* Bugs in new code. Along with any new code will be bugs. And in this case they can be found in the code around NICS, TCP/UDP and networking software libraries that don't fully support IPv6 yet. Technologies such as SIP, VoIP and virtualization can also be vulnerable. At best bugs are an annoyance, at worst they can introduce new vulnerabilities in your network. The remedy, as before, is testing. A test network and a comprehensive test plan will expose defects well enough to isolate them, allow workarounds to be found or to shut down a deployment altogether until they're repaired.
* Absence of NAT. The misconception of NAT is so widespread that its absence in IPv6 is misinterpreted to be a top security risk. It may be comforting to have NATs in v6 environments but in reality they don't provide any added security. The statefulness of the firewall provides security, not the translation of network addresses.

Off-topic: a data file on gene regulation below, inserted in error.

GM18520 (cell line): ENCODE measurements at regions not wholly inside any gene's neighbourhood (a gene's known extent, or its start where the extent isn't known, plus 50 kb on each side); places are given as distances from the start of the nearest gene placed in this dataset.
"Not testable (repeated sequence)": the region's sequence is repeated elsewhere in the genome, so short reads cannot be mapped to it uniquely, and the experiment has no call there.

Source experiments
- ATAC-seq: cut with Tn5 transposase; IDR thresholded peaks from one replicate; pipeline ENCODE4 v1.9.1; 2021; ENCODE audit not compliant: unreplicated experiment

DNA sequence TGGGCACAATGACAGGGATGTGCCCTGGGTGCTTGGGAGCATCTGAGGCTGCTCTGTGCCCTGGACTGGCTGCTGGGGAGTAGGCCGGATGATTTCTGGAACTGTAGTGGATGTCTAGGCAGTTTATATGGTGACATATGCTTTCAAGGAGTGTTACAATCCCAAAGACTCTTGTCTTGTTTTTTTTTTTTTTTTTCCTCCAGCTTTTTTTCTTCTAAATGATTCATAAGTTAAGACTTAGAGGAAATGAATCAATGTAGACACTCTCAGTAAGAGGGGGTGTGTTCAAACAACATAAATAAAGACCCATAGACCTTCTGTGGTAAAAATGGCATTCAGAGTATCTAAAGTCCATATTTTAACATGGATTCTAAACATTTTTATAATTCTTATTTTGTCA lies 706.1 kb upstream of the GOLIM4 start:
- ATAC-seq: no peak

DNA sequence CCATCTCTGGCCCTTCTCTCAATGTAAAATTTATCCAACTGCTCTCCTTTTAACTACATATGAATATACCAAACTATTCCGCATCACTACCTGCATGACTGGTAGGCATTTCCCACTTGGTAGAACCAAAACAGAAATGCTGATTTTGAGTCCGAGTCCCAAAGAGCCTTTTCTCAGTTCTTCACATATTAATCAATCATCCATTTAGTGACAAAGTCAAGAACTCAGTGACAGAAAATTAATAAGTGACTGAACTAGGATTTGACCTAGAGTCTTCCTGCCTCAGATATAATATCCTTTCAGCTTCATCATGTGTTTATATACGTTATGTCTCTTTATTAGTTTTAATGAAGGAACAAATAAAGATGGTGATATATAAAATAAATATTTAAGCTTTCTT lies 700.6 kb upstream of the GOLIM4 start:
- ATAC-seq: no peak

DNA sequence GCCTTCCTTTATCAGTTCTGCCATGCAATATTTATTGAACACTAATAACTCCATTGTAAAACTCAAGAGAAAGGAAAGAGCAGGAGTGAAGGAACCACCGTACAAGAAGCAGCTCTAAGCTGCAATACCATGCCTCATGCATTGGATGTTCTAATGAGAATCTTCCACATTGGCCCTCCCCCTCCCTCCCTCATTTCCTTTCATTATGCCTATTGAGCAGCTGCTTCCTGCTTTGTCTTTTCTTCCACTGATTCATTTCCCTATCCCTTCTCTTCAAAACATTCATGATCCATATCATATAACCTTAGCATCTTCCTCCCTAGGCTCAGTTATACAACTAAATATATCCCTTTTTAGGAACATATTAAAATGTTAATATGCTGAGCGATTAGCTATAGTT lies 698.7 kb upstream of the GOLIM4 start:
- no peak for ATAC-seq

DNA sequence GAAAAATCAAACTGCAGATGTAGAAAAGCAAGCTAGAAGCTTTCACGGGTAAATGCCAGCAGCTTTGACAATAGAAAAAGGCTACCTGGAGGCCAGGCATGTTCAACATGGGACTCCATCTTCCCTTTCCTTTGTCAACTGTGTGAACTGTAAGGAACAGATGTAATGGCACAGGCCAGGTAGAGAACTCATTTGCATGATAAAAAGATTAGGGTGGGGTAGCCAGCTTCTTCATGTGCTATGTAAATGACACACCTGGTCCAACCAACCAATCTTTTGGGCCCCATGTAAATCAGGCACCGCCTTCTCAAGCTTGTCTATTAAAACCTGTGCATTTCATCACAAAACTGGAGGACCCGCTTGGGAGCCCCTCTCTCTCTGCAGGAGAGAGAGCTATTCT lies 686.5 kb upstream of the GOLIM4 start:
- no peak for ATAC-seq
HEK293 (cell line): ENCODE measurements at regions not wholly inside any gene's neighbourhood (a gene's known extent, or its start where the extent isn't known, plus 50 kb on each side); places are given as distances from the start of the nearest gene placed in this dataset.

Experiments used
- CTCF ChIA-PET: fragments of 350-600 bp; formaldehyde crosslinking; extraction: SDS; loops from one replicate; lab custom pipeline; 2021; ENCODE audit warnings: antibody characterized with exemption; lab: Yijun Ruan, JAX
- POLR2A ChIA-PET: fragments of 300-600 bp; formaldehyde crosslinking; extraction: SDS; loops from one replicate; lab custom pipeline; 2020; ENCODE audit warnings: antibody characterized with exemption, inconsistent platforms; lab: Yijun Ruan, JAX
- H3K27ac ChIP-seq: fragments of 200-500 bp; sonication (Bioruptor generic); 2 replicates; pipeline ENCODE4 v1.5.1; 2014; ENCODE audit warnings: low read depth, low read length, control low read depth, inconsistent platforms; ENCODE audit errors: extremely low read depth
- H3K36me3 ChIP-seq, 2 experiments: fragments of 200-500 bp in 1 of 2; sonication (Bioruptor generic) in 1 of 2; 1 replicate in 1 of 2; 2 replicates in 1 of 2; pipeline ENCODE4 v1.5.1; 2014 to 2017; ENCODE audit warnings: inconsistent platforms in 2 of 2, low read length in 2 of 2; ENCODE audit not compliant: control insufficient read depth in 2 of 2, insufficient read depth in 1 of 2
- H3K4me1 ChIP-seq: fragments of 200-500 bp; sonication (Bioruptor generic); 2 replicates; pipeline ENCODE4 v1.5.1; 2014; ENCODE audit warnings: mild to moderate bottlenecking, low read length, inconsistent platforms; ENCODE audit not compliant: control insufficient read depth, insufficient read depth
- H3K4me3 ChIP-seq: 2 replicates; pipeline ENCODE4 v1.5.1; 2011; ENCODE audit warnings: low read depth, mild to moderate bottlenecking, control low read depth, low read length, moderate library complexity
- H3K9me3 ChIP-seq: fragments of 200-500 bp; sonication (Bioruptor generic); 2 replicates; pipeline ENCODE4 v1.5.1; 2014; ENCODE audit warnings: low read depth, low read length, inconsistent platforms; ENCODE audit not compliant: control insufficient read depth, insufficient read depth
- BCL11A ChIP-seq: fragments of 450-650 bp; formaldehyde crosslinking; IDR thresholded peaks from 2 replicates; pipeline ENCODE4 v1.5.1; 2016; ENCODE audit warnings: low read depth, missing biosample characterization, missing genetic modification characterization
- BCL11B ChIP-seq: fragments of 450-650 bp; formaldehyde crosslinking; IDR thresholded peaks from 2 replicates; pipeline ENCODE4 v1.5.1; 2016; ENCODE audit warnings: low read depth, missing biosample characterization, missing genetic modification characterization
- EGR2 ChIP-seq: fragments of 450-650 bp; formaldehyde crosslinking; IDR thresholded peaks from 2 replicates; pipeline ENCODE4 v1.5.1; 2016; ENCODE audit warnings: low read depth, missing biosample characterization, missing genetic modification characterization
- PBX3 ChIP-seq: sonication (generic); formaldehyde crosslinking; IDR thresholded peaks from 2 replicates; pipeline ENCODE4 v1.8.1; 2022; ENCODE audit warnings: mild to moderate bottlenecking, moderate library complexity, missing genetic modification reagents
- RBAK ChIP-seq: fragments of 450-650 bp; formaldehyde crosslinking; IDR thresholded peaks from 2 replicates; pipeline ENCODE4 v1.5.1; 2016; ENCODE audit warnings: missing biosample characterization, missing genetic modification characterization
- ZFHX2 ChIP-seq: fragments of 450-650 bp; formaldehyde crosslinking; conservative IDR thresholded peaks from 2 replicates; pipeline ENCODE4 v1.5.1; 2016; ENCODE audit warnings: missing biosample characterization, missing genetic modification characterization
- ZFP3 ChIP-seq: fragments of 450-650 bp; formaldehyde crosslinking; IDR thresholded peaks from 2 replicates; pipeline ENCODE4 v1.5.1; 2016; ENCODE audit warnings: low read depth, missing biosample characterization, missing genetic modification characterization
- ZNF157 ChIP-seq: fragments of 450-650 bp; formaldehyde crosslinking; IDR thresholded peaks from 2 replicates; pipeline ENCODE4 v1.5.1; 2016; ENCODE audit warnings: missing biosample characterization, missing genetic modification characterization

IPv6 security cannot be a simple clone of what's in place for IPv4 that kind of thinking is dangerous. Training must occur, policies must be extended and new tech must be introduced into networks to ward off new threats. The transition from a homogeneous v4 network and network of networks to a heterogeneous v4/v6 reality brings with it new types of traffic and equipment that must be taken into account.
Furthermore since v6 is relatively new and the market for it just beginning, IPv6 security products cannot be expected to be as robust. This makes for interesting and dangerous times between now and when the security around v6 matures and its operators have gained the same level of experience as they currently have with IPv4.
Sign up for CIO Asia eNewsletters.